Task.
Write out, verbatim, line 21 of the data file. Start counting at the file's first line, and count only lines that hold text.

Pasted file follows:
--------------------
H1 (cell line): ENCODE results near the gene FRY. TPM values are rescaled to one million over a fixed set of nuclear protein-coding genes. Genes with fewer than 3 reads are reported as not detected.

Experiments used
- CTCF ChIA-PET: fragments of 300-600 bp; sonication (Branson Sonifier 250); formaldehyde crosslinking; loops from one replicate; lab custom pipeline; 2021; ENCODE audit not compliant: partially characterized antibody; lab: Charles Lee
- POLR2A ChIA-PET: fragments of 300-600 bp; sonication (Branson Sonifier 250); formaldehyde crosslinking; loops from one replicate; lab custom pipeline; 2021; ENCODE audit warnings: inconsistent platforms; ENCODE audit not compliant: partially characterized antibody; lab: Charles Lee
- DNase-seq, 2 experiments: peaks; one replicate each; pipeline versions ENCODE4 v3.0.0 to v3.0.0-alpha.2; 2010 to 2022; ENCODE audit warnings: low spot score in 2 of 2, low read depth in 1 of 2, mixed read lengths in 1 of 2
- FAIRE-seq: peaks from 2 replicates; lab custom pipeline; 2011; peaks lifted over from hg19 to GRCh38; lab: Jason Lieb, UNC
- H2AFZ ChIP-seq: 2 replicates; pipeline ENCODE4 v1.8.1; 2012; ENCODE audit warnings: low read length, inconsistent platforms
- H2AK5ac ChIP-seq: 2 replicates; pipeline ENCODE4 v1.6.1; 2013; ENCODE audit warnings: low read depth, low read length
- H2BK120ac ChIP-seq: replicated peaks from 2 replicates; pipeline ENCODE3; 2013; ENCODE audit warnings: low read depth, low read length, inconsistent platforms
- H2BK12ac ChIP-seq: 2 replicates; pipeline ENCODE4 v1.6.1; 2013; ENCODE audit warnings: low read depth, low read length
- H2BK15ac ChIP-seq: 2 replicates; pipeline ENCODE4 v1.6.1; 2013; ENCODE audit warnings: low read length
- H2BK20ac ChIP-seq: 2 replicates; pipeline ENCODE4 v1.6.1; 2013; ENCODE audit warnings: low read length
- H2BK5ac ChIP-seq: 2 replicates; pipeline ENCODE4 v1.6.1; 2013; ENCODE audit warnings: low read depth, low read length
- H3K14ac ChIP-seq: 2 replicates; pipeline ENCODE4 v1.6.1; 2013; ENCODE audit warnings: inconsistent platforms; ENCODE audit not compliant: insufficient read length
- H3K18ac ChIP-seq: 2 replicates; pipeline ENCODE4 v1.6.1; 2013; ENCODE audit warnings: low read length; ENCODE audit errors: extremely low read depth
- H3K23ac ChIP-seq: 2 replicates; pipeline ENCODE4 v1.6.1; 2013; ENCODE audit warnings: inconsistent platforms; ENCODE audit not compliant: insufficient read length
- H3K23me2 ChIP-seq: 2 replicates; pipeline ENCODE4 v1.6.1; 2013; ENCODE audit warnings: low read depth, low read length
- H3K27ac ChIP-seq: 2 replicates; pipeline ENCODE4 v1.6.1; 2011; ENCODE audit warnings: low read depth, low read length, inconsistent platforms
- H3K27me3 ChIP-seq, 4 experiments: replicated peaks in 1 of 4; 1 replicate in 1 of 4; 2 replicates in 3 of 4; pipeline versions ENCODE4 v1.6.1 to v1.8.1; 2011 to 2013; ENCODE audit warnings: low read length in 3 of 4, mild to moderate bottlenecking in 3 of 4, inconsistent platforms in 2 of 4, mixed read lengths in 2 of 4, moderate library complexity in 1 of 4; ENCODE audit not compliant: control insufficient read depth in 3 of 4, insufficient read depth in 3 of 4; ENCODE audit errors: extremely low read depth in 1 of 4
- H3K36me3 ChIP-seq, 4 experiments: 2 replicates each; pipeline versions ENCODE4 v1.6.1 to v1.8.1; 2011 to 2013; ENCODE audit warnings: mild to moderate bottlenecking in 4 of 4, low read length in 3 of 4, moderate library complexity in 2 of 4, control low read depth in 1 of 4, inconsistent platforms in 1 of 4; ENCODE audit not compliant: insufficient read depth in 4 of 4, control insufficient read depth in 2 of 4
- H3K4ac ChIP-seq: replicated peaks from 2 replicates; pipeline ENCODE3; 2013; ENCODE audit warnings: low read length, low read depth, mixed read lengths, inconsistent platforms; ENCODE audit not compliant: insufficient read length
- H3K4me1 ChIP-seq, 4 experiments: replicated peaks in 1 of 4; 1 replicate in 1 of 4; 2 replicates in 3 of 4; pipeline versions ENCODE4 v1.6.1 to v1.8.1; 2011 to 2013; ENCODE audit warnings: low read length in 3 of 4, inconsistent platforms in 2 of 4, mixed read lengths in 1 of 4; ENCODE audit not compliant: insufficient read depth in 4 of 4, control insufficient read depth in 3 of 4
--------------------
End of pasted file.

- H3K4ac ChIP-seq: replicated peaks from 2 replicates; pipeline ENCODE3; 2013; ENCODE audit warnings: low read length, low read depth, mixed read lengths, inconsistent platforms; ENCODE audit not compliant: insufficient read length